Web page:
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News: 'Brothers in Arms' Earn GED Diplomas

Story by Capt. Kyle KeySmall RSS Icon

Brothers Earn GED's at ARNG GED Plus Program Maj. Kyle Key

Pvt. Sean Niepman (L) and Pvt. Joshua Niepman (R) pose for a portrait following the National Guard GED Plus graduation ceremony, Friday, Jan. 21, at Camp Robinson in North Little Rock, Ark.

CAMP ROBINSON, Ark. — There has hardly been a day that these two brothers from Versailles, Missouri have been apart--now they’ve joined the Missouri Army National Guard, earned their GED diplomas and have begun Army basic training--together.

Joshua and Sean Niepman grew up in a rustic lifestyle reminiscent of days gone by. They had no plumbing, no electricity and very little interaction with the outside world. By the 4th grade, the Niepman brothers were pulled out of public school to go to work and be taught at home. While they didn’t have an upbringing like most kids watching TV, playing games or listening to the radio, they had the love of their parents who taught them how to persevere.

“In the long run, I think that what I’ll take away from this experience growing up will be the discipline of relying on myself and using limited resources to live,” said Sean. “That certainly gave us perspective to survive just about anywhere.”

At age 19, Joshua was allowed to get a job in Versailles to help out his family. Joshua and Sean also received their father’s blessing to join Missouri Tae Kwon Do dojan where they excelled and found a passion for Korean martial arts. For three years, Chief Instructor Paul F. Martin took the Niepman brothers’ raw talent and molded them into pupils of the art. Martin retired from the Australian army as a Major and served as a High Altitude Low-Opening Instructor for the HALO Committee, Special Forces Schools formerly at Fort Bragg, N.C.

“Both possess a strong appreciation for the idea of justice, of ‘doing the right thing,’” said Martin. “They were diligent in their training, always polite and courteous and always gentlemen. Eager to learn is an understatement regarding these two, never have I been asked so many questions regarding the application of different techniques, my opinion of other martial arts, what it means to be a martial artist. They were like sponges, absorbing information in an effort to shape their lives.”

The Niepman brothers arrived at the GED Plus Complex at Camp Robinson, Ark., Jan. 4, 2011 to begin their military and academic education. Josh said he was a little shocked when they stepped off the bus. “Being homeschooled and sheltered by our parents, we weren’t around anybody but our family for the past 19 years,” said Joshua. “Being around this many people at GED Plus is a lot different.” The Niepman brothers along with more than 120 recruits lined up in the in-processing station and were introduced to their drill sergeants.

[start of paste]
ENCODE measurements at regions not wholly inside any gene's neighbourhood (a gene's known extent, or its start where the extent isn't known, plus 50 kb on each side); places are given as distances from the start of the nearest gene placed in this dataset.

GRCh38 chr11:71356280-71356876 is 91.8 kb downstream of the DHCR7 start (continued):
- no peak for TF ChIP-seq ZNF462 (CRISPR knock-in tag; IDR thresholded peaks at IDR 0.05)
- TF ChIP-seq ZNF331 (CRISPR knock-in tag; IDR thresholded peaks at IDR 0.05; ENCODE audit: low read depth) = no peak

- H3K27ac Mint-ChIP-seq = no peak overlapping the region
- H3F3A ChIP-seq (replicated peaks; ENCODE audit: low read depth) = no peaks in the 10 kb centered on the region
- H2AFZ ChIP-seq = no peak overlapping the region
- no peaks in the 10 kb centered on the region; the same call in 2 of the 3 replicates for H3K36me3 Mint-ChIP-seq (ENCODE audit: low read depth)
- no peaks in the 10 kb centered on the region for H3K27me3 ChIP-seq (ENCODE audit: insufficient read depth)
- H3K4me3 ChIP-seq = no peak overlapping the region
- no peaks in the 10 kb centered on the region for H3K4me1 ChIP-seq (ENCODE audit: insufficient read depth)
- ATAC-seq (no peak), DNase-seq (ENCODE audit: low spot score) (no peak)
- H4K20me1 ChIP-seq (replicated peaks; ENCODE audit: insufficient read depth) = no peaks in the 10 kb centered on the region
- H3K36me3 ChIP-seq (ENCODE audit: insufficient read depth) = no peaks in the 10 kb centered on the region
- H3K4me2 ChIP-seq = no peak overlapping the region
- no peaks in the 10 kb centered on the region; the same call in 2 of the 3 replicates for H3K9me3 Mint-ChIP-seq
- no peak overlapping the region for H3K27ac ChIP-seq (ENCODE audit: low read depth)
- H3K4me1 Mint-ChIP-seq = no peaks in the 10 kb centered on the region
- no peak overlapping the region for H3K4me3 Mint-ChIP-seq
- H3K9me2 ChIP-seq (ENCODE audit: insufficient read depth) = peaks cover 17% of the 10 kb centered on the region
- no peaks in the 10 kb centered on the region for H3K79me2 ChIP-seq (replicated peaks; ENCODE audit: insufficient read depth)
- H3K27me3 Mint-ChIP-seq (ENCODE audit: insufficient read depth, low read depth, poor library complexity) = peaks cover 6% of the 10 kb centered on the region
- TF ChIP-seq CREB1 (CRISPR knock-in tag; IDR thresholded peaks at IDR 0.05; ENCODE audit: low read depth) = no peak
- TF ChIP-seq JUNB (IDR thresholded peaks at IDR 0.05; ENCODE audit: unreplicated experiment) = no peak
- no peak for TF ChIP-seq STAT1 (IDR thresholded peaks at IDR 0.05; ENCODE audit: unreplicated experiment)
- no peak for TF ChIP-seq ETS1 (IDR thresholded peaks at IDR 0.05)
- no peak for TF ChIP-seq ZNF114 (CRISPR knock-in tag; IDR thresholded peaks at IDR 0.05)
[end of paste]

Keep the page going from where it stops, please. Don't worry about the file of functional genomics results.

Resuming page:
After receiving their in-briefing, toiletries and uniforms, they were assigned to Barracks 9 to make bunks and set up their foot locker displays. Sean said when the dust settled, his fellow recruits started lamenting about their situation. “When we got here, everyone was missing home and I was like how can I motivate these guys, so I got down and did 275 sit-ups nonstop in four minutes,” Sean said.

“We may have a gut but we have the motivation,” said Josh. “It’s not your appearance, but it’s your motivation toward that goal. If you set your goal at 400 sit-ups, no matter now big or how small you are, you’re pushing yourself towards that goal.” Both Sean and Joshua credited their martial arts training.

During the first day of classes, it took even more motivation for the Niepman brothers to overcome their academic obstacles. “We were shocked,” Sean said. “I told the instructors that I didn’t know any of that--period!”

Joshua said they were both determined to pass and prove everyone wrong who said they would be failures. “I never made it through the 4th grade and here I am graduating in just three weeks and I haven’t been to school in 15 years,” said Josh. That tells me that the instructors are magnificent and that if I can pass the GED, so can everyone else.”

“I see now why GED Plus has such a high percentage passing rate because this is an amazing program,” said Sean. Since its inception in 2006, the National Guard GED Plus Program has graduated more than 9,200 recruits and currently has a success rate of 98.2 percent.

With their diplomas in hand, the Niepman brothers arrived at Ft. Benning, Ga. Monday to begin Army basic training and will receive their advanced individual training as food service specialists at the U.S. Army Quartermaster School Joint Culinary Center for Excellence at Fort Lee, Va.


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ImagesBrothers Earn GED's...
Pvt. Sean Niepman (L) and Pvt. Joshua Niepman (R) pose...
ImagesPrepare to Graduate!
Pvt. Sean Niepman and Pvt. Joshua Niepman (Bottom right...
ImagesNew Recruits Arrive...
New recruits arrive for in-processing at the National...

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This work, 'Brothers in Arms' Earn GED Diplomas, by MAJ Kyle Key, identified by DVIDS, is free of known copyright restrictions under U.S. copyright law.

Date Taken:01.25.2011

Date Posted:01.25.2011 11:24



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